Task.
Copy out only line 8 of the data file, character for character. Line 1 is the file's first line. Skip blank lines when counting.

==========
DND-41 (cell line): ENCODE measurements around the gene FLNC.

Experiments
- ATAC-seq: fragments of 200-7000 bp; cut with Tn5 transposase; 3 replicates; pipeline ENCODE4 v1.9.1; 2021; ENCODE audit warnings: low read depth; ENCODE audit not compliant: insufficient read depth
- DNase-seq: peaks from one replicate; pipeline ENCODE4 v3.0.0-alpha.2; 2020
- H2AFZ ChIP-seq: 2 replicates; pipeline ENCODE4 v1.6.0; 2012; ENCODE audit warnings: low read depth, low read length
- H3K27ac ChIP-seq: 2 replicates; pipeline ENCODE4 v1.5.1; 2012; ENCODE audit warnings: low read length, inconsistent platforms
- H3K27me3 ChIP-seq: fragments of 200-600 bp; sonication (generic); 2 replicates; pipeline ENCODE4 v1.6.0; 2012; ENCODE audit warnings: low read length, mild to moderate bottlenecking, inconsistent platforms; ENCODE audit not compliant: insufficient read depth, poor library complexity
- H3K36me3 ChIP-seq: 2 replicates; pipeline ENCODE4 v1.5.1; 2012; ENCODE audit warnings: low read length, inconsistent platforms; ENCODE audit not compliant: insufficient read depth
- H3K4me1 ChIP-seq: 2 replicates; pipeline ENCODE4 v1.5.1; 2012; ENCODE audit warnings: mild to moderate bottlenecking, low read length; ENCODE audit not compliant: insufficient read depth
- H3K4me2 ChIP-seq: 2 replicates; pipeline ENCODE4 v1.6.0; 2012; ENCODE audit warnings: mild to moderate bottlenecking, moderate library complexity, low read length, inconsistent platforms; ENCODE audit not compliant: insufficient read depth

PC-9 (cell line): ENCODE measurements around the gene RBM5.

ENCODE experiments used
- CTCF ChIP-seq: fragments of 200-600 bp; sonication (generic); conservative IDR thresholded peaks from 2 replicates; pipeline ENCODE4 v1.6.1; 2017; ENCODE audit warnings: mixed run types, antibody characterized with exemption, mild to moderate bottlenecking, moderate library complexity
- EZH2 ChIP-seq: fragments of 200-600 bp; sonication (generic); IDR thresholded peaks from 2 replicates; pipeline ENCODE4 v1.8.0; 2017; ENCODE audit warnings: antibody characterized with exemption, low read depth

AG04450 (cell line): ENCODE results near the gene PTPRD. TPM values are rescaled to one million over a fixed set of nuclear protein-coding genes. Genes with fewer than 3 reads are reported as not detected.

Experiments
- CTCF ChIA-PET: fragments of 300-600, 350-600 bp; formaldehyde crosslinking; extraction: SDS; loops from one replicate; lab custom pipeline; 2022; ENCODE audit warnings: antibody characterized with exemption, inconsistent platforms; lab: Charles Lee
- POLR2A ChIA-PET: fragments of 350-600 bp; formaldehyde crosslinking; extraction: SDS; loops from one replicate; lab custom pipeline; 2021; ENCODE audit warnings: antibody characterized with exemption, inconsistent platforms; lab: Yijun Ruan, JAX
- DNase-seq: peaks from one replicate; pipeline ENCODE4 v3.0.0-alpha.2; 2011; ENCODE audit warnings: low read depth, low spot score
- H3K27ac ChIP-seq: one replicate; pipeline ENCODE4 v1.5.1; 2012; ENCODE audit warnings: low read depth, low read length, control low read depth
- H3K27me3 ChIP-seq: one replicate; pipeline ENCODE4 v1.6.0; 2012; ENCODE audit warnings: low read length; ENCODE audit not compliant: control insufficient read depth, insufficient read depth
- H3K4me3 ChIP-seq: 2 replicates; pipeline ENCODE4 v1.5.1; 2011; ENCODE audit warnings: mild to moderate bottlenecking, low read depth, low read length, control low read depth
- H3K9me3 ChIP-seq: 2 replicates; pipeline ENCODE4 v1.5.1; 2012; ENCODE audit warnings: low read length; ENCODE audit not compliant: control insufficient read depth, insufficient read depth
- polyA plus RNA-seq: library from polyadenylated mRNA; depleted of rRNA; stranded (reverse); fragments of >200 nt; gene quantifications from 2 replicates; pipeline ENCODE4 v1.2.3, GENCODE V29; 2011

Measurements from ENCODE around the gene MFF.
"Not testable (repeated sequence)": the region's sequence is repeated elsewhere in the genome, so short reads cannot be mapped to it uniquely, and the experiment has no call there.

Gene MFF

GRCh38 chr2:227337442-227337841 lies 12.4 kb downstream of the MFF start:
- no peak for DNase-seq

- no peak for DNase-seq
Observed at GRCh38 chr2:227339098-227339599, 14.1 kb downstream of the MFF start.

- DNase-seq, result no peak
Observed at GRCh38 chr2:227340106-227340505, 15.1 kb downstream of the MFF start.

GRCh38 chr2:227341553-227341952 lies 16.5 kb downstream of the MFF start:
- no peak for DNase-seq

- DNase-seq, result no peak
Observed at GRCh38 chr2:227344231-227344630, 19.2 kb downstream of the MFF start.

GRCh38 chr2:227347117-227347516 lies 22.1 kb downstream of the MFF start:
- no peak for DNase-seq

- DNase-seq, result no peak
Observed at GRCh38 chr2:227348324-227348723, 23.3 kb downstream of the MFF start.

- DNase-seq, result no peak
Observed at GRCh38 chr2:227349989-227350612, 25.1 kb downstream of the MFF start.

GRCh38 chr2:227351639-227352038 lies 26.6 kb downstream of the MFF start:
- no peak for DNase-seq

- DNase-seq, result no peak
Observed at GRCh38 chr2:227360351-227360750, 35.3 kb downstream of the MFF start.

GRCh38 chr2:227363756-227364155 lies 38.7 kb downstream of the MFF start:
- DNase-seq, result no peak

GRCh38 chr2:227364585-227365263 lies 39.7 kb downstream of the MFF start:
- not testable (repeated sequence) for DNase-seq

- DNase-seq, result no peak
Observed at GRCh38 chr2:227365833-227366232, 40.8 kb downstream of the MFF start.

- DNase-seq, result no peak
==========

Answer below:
- H3K36me3 ChIP-seq: 2 replicates; pipeline ENCODE4 v1.5.1; 2012; ENCODE audit warnings: low read length, inconsistent platforms; ENCODE audit not compliant: insufficient read depth